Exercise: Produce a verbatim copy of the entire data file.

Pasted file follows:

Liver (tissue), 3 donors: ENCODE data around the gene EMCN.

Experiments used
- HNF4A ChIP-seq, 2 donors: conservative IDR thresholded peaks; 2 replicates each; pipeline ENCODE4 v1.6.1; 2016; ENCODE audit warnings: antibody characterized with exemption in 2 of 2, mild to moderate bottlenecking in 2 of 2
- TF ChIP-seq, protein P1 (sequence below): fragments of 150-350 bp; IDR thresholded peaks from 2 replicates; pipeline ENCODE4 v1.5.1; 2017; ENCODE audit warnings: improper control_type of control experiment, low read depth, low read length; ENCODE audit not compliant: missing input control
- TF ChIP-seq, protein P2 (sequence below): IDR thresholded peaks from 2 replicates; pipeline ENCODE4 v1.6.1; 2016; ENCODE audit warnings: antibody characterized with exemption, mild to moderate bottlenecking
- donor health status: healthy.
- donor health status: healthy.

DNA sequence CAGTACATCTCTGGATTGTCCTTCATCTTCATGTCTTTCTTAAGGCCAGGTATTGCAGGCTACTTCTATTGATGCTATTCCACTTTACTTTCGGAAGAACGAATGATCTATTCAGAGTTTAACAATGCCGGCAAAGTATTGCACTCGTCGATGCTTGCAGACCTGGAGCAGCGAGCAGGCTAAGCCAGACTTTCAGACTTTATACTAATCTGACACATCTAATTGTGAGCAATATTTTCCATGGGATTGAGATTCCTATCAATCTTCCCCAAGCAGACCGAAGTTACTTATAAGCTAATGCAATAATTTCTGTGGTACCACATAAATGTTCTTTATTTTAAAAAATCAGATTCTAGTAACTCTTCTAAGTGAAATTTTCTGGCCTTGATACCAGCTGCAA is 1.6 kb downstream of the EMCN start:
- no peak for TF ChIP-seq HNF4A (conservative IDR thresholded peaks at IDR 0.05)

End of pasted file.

Liver (tissue), 3 donors: ENCODE data around the gene EMCN.

Experiments used
- HNF4A ChIP-seq, 2 donors: conservative IDR thresholded peaks; 2 replicates each; pipeline ENCODE4 v1.6.1; 2016; ENCODE audit warnings: antibody characterized with exemption in 2 of 2, mild to moderate bottlenecking in 2 of 2
- TF ChIP-seq, protein P1 (sequence below): fragments of 150-350 bp; IDR thresholded peaks from 2 replicates; pipeline ENCODE4 v1.5.1; 2017; ENCODE audit warnings: improper control_type of control experiment, low read depth, low read length; ENCODE audit not compliant: missing input control
- TF ChIP-seq, protein P2 (sequence below): IDR thresholded peaks from 2 replicates; pipeline ENCODE4 v1.6.1; 2016; ENCODE audit warnings: antibody characterized with exemption, mild to moderate bottlenecking
- donor health status: healthy.
- donor health status: healthy.

DNA sequence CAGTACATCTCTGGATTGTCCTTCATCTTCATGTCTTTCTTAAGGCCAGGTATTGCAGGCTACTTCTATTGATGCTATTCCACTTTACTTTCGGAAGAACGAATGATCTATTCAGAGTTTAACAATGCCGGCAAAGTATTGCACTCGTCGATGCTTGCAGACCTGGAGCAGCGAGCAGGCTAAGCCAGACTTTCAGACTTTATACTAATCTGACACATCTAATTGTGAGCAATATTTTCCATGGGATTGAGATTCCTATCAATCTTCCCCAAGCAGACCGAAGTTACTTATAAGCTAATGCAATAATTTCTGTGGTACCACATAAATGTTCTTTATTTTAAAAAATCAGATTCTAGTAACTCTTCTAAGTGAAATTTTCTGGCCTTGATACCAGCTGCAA is 1.6 kb downstream of the EMCN start:
- no peak for TF ChIP-seq HNF4A (conservative IDR thresholded peaks at IDR 0.05)